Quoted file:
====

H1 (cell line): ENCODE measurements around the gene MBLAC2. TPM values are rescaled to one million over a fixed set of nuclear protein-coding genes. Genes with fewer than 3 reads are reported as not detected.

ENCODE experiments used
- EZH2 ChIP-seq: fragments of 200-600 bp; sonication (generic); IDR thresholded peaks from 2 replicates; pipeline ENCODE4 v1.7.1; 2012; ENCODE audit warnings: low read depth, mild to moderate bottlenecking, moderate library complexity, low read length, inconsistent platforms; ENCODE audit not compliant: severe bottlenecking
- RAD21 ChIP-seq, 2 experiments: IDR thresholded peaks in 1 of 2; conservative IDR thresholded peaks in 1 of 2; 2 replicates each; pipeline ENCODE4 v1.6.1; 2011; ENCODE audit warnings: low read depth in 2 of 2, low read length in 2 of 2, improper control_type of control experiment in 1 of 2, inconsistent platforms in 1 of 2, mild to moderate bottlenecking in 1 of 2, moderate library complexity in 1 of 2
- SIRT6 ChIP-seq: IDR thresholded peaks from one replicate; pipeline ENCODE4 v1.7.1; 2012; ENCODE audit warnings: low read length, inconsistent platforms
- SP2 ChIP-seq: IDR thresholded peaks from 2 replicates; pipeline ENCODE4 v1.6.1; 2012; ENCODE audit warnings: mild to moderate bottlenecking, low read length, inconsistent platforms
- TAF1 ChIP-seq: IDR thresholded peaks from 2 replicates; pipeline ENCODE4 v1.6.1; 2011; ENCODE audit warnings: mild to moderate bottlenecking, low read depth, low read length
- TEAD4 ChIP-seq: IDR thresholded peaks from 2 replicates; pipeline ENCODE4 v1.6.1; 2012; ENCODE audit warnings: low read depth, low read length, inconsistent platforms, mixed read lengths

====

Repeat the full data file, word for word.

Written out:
H1 (cell line): ENCODE measurements around the gene MBLAC2. TPM values are rescaled to one million over a fixed set of nuclear protein-coding genes. Genes with fewer than 3 reads are reported as not detected.

ENCODE experiments used
- EZH2 ChIP-seq: fragments of 200-600 bp; sonication (generic); IDR thresholded peaks from 2 replicates; pipeline ENCODE4 v1.7.1; 2012; ENCODE audit warnings: low read depth, mild to moderate bottlenecking, moderate library complexity, low read length, inconsistent platforms; ENCODE audit not compliant: severe bottlenecking
- RAD21 ChIP-seq, 2 experiments: IDR thresholded peaks in 1 of 2; conservative IDR thresholded peaks in 1 of 2; 2 replicates each; pipeline ENCODE4 v1.6.1; 2011; ENCODE audit warnings: low read depth in 2 of 2, low read length in 2 of 2, improper control_type of control experiment in 1 of 2, inconsistent platforms in 1 of 2, mild to moderate bottlenecking in 1 of 2, moderate library complexity in 1 of 2
- SIRT6 ChIP-seq: IDR thresholded peaks from one replicate; pipeline ENCODE4 v1.7.1; 2012; ENCODE audit warnings: low read length, inconsistent platforms
- SP2 ChIP-seq: IDR thresholded peaks from 2 replicates; pipeline ENCODE4 v1.6.1; 2012; ENCODE audit warnings: mild to moderate bottlenecking, low read length, inconsistent platforms
- TAF1 ChIP-seq: IDR thresholded peaks from 2 replicates; pipeline ENCODE4 v1.6.1; 2011; ENCODE audit warnings: mild to moderate bottlenecking, low read depth, low read length
- TEAD4 ChIP-seq: IDR thresholded peaks from 2 replicates; pipeline ENCODE4 v1.6.1; 2012; ENCODE audit warnings: low read depth, low read length, inconsistent platforms, mixed read lengths